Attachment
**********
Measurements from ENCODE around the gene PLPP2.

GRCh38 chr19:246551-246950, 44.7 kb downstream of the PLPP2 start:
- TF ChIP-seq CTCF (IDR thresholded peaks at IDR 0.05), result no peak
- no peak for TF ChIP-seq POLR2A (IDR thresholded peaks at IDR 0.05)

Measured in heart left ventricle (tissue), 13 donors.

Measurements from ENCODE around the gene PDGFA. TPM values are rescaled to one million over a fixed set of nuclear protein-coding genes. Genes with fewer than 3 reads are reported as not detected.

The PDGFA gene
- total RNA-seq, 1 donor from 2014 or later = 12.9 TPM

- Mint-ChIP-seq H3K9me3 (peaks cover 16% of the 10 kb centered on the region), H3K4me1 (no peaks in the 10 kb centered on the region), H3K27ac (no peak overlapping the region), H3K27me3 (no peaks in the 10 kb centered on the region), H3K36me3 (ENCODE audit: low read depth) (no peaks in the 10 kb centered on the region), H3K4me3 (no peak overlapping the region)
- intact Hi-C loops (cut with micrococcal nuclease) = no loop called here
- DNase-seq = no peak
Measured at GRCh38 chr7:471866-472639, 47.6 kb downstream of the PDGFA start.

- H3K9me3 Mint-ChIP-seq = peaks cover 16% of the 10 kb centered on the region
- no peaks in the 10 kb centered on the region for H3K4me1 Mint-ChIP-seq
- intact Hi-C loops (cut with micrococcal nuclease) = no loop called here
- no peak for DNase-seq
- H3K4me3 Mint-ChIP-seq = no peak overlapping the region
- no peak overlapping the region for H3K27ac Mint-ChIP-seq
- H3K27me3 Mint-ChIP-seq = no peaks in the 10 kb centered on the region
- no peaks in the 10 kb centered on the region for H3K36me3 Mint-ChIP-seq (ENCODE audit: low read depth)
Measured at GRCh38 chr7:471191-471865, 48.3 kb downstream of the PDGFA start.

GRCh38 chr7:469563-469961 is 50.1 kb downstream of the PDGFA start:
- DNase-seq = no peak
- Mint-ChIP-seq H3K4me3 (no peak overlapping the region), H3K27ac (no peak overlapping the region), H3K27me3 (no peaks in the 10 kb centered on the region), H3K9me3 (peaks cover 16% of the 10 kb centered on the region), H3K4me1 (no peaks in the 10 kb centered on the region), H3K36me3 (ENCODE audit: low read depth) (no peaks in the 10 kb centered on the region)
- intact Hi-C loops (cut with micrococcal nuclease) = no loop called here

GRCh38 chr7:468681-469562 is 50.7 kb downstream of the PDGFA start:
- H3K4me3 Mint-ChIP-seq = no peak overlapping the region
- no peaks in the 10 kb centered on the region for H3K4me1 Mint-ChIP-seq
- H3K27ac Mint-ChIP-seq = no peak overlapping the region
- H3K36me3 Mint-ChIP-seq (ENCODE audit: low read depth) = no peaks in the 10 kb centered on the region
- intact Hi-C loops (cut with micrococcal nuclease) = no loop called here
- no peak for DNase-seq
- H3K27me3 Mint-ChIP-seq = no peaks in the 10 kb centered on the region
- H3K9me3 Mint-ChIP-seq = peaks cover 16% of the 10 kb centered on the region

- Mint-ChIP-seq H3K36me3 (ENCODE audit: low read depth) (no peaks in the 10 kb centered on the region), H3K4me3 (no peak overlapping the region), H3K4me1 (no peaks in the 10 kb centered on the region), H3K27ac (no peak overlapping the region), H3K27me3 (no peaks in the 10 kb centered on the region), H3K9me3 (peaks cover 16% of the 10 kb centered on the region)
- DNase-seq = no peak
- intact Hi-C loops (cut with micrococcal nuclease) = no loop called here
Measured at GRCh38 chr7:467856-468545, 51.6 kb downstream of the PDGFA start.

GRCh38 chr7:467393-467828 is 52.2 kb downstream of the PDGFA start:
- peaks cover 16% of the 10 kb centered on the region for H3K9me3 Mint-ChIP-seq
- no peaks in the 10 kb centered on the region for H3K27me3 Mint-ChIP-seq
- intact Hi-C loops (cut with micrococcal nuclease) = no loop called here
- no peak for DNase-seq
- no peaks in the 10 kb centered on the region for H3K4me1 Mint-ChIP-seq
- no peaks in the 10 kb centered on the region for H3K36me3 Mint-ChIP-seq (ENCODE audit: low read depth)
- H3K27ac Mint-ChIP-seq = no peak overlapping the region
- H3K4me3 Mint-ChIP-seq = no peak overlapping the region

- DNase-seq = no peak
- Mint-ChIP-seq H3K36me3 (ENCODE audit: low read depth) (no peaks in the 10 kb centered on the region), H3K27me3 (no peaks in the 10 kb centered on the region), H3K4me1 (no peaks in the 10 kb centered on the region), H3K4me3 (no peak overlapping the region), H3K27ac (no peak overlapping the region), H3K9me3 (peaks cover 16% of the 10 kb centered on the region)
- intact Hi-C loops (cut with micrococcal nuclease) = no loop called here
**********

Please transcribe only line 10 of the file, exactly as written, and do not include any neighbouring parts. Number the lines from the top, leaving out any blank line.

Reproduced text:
- intact Hi-C loops (cut with micrococcal nuclease) = no loop called here